Interpreting Survey Findings: Can Survey Results Be Compared across Organizations and Countries?

Robert Lipinski, Jan-Hinrik Meyer-Sahling, Kim Sass Mikkelsen, Christian Schuster

Publikation: Bidrag til bog/antologi/rapportBidrag til bog/antologiForskningpeer review


With the rise in worldwide efforts to understand public administration by surveying civil servants, issues of survey question comparability become paramount Surveys can rarely be understood in a void but rather require benchmarks and points of reference However, it is not clear whether survey questions, even when phrased and structured in the same manner, measure the same concepts in the same way and, therefore, can be compared For multiple reasons, including work environment, adaptive expectations, and cultural factors, different people might understand the same question in different
ways and adjust their answers accordingly This might make survey results incomparable, not only across countries but also across different groups of civil servants within a national public administration This chapter uses results from seven public service surveys from across Europe, Latin America, and South Asia to investigate the extent to which the same survey questions measure the same concepts similarly—that is, are measurement invariant—using as an example questions related to transformational leadership To ascertain measurement invariance, models of a hypothesized relationship between questions measuring transformational leadership are compared across countries, as well as along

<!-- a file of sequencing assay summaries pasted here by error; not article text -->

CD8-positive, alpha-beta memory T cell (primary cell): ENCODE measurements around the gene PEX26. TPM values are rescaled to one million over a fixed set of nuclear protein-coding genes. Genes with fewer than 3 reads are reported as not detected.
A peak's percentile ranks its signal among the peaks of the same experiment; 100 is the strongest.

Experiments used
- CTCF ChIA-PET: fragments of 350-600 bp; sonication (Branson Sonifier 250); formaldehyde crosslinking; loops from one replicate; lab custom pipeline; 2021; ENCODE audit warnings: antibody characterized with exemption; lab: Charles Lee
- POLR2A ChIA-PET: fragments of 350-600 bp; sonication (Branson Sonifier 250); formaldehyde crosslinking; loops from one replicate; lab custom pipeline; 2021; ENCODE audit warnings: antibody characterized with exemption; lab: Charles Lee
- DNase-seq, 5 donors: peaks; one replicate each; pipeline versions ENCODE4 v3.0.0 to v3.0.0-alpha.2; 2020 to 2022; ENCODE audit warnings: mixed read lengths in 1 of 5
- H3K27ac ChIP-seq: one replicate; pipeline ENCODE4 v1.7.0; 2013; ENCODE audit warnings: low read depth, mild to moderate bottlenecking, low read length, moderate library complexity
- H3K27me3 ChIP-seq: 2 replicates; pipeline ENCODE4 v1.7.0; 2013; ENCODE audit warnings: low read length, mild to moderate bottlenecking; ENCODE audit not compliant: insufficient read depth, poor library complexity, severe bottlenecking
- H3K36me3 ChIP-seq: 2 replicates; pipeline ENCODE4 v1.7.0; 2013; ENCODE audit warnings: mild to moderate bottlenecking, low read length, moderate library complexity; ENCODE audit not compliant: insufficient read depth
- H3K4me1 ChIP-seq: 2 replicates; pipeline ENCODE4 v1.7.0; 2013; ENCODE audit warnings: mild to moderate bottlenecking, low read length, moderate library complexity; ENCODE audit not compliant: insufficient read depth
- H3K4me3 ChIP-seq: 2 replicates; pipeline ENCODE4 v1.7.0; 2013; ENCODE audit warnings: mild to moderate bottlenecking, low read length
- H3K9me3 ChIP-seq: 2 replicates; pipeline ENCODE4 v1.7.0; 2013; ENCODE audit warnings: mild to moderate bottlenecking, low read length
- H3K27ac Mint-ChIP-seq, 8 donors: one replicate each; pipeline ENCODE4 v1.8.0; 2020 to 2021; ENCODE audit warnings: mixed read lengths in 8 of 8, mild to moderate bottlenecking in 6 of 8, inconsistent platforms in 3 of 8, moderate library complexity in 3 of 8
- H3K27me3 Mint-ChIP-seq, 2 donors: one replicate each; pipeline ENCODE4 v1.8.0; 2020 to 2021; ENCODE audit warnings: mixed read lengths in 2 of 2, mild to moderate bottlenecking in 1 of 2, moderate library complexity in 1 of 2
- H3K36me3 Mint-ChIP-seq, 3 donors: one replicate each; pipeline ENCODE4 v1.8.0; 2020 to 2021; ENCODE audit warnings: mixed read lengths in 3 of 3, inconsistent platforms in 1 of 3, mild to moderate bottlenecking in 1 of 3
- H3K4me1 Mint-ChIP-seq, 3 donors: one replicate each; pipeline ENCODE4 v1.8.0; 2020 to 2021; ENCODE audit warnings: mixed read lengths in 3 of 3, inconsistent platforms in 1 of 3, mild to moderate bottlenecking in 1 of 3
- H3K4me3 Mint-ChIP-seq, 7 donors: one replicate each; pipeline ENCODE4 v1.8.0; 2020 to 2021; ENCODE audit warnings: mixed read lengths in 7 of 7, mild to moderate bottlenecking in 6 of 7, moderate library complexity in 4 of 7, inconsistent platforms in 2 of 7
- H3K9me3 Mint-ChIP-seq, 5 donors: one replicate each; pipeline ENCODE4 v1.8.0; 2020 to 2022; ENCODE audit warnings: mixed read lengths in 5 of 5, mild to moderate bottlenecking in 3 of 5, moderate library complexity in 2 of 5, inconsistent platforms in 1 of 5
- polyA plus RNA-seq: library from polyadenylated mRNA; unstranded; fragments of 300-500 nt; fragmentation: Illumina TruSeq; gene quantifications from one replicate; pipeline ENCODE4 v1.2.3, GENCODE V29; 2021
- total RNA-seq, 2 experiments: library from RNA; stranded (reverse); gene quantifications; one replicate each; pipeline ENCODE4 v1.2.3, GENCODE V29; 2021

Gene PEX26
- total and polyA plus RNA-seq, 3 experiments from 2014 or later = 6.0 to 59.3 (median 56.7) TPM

gender, educational, and organizational lines within countries Solid evidence of metric invariance and tentative evidence of scalar invariance is found in cross-country comparisons Moreover, factor loadings can be judged equal (metric invariance) across gender, education level, and organization in most countries, as can latent factor means (scalar invariance) Our results suggest that groups of public servants within countries delineated, for instance, by gender, education, or organization—can typically be benchmarked without invariance concerns Across countries, evidence for valid benchmarking that is, scalar invariance is strongest for countries in similar regions and at similar income levels It is
weaker—though still suggestive—when comparing all countries in the sample Our chapter concludes that less culturally contingent concepts may be plausibly benchmarked with care across countries.
TitelThe Government Analytics Handbook
RedaktørerDaniel Rogger, Christian Schuster
Antal sider23
ForlagWorld Bank Publications
ISBN (Trykt)9781464819575
ISBN (Elektronisk)9781464819810
StatusUdgivet - 2023

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